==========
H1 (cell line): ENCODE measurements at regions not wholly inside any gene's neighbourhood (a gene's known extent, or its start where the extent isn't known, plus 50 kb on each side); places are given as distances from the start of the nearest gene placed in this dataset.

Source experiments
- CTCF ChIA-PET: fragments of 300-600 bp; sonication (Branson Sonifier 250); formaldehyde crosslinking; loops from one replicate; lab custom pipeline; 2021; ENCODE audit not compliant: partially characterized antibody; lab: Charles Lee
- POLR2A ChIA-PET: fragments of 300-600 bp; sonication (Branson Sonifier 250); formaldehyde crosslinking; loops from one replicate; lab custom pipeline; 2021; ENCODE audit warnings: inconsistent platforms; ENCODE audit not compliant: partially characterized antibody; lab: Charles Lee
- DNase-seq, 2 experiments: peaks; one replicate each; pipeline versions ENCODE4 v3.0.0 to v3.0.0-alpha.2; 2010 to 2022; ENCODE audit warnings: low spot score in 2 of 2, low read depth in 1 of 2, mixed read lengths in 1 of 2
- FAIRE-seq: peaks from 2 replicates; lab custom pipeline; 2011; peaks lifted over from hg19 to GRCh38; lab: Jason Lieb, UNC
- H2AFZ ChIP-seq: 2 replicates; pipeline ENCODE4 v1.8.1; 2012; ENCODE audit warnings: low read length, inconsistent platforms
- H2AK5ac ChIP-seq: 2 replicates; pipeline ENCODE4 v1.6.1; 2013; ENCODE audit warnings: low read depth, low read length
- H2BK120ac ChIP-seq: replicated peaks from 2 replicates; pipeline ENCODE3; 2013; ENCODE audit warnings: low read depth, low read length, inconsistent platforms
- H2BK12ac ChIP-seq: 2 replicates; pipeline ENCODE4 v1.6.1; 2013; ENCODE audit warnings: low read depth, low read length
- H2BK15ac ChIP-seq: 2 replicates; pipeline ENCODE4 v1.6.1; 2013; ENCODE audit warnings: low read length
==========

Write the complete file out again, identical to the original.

H1 (cell line): ENCODE measurements at regions not wholly inside any gene's neighbourhood (a gene's known extent, or its start where the extent isn't known, plus 50 kb on each side); places are given as distances from the start of the nearest gene placed in this dataset.

Source experiments
- CTCF ChIA-PET: fragments of 300-600 bp; sonication (Branson Sonifier 250); formaldehyde crosslinking; loops from one replicate; lab custom pipeline; 2021; ENCODE audit not compliant: partially characterized antibody; lab: Charles Lee
- POLR2A ChIA-PET: fragments of 300-600 bp; sonication (Branson Sonifier 250); formaldehyde crosslinking; loops from one replicate; lab custom pipeline; 2021; ENCODE audit warnings: inconsistent platforms; ENCODE audit not compliant: partially characterized antibody; lab: Charles Lee
- DNase-seq, 2 experiments: peaks; one replicate each; pipeline versions ENCODE4 v3.0.0 to v3.0.0-alpha.2; 2010 to 2022; ENCODE audit warnings: low spot score in 2 of 2, low read depth in 1 of 2, mixed read lengths in 1 of 2
- FAIRE-seq: peaks from 2 replicates; lab custom pipeline; 2011; peaks lifted over from hg19 to GRCh38; lab: Jason Lieb, UNC
- H2AFZ ChIP-seq: 2 replicates; pipeline ENCODE4 v1.8.1; 2012; ENCODE audit warnings: low read length, inconsistent platforms
- H2AK5ac ChIP-seq: 2 replicates; pipeline ENCODE4 v1.6.1; 2013; ENCODE audit warnings: low read depth, low read length
- H2BK120ac ChIP-seq: replicated peaks from 2 replicates; pipeline ENCODE3; 2013; ENCODE audit warnings: low read depth, low read length, inconsistent platforms
- H2BK12ac ChIP-seq: 2 replicates; pipeline ENCODE4 v1.6.1; 2013; ENCODE audit warnings: low read depth, low read length
- H2BK15ac ChIP-seq: 2 replicates; pipeline ENCODE4 v1.6.1; 2013; ENCODE audit warnings: low read length